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Prison Watchdog Group Watching US Jails

Inmates hang out on their bunks in the Harris County Jail in Houston, Texas.
Inmates hang out on their bunks in the Harris County Jail in Houston, Texas.
Prison Watchdog Group Watching US Jails
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The United States has almost a fourth of the world's prison population -- more than two million people, to be exact. That number comes from the International Centre for Prison Studies in London.

Among the groups working to improve conditions for prisoners and guarantee their rights is the John Howard Association of Illinois. The association's work was recognized last month. The group received a $500,000 award from the MacArthur Foundation.

The John Howard Association uncovers conditions that need to be changed and gives voice to prisoners' interests.

“Ricky” was jailed for murder, and spent almost 35 years of his life in prison. The 59-year-old is now free from jail. But he has troubling memories of his incarceration.

“I would have to say psychologically, you know, trying to endure day after day, week after week, you know, and watching your loved ones pass as the years go on.”

Ricky also had to deal with problems and issues that prisoners face each day. Ricky lived in a small room, with other inmates.

“They would put you in a cell with someone you wasn't compatible with, but mainly I would have to say, not having a voice. And, uh, prison conditions, you know, you have over crowdedness."

Jennifer Vollen-Katz is the acting Executive Director for the John Howard Association, or JHA. The group has been closely watching the prison system in the American state of Illinois. She says the system was designed for just over 32,000 inmates, but many more live there now.

"We're somewhere in the neighborhood of 47,000 inmates within the State of Illinois Department of Corrections."

Jennifer Vollen-Katz says overcrowding, putting too many people in a small area, is a big problem. She says it can create unsafe conditions for both prisoners and people working at the jail. She says overcrowding leads to a lack of what she calls 'programing.'

"A lack of programing means that inmates are not able to use their time productively, to gain skills, to do things that might increase their employment opportunities upon release, not to mention just sheer boredom and missing your family and all that being exasperated by lack of productive activity and engagement, which is certainly a problem inside our prisons right now."

JHA watches over and reports on Illinois' prisons for adults and those for juveniles, where young people serve out their sentences. Ms. Vollen-Katz says the group’s goal is to educate policy makers and the public about the truths of criminal justice policy.

"We believe that there is importance simply in showing up, and bearing witness and reporting our observations of what goes on inside prison to the outside world so that the outside world remembers that our citizens that are in prison are still our citizens, that these are still people and that these are people that will eventually return to our communities."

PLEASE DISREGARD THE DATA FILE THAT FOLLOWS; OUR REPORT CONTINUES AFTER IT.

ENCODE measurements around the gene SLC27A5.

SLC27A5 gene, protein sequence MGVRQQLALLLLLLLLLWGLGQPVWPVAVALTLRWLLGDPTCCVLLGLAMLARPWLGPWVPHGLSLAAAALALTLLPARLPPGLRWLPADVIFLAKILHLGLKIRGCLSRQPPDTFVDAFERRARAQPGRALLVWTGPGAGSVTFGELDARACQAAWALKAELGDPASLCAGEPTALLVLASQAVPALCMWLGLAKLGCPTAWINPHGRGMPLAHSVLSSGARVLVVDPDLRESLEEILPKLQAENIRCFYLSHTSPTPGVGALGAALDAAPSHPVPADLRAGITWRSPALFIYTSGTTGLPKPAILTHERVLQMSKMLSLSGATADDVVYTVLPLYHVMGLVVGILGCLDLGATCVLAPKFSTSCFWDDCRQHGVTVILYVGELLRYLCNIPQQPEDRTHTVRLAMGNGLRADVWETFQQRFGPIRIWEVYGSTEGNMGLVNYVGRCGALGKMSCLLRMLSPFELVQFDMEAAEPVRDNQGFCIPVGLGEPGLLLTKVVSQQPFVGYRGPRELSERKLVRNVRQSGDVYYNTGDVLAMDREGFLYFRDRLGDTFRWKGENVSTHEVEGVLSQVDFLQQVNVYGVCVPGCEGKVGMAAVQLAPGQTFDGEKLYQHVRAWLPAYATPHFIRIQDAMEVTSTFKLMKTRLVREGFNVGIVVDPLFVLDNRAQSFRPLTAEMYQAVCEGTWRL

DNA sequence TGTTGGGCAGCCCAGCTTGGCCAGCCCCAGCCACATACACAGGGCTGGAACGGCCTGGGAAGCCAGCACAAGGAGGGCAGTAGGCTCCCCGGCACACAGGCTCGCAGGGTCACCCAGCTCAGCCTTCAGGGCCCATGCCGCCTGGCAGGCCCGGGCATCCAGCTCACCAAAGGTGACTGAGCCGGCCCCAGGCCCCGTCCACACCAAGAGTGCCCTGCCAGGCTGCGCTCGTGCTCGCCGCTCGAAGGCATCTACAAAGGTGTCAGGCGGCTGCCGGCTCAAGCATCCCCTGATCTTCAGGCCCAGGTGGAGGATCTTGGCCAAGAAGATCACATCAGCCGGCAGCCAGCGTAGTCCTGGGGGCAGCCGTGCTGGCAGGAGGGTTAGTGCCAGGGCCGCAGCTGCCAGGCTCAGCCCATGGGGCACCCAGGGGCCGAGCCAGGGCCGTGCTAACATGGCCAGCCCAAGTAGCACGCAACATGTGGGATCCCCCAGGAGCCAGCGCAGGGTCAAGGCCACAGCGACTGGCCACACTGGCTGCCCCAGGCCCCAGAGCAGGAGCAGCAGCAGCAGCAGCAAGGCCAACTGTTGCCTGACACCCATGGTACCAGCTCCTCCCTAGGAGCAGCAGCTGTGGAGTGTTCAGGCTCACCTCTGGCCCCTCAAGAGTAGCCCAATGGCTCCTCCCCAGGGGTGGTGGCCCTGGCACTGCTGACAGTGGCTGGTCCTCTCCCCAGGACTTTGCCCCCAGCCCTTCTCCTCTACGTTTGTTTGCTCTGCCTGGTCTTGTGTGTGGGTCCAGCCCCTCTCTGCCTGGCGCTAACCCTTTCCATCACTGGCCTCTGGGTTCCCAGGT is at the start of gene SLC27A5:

Over the years, JHA has helped to influence major policy changes. For example, a recent report uncovered poor medical treatment of prisoners. The report led to public hearings on prison healthcare, and an investigation of the Illinois Department of Corrections healthcare system.

In 2009, JHA raised the importance of identifying and treating mental sickness among prisoners. One of its suggestions for preventing suicide was to do away with metal bunk beds in juvenile prisons.

"They posed a great danger to those experiencing suicidal thoughts. And in report after report, we pointed out how dangerous this kind of furniture was. And not 100 percent yet, but pretty close to, the furniture have been traded out to plastic molded bedding that doesn't pose the same danger that the old furniture did."

The John Howard Association was one of nine non-profit groups honored this year with a MacArthur Foundation Award for Creative and Effective Institutions. Ms. Vollen-Katz says the award will help her group do its work, because JHA does not receive any government money.

"We received a $500,000 award, which is incredibly exciting for us in terms of our ability to build capacity, to increase our communications and outreach and get more support and to do more work; all that is incredibly exciting and important for an organization of our size."

With this recognition and support, Jennifer Vollen-Katz says, JHA is set to continue working in support of prison reforms. The group is working to make sure that the Illinois justice system is both fair and caring.

I’m Anne Ball.

VOA’s Faiza Elmasry wrote this story. Anne Ball wrote it for Learning English and George Grow was the editor.


Words in This Story

incarceration n. imprisonment

endure v. to suffer; to deal with

exasperated adj. to feel very angry

juvenile adj. relating to or meant for young people, as an adjective, always used before a noun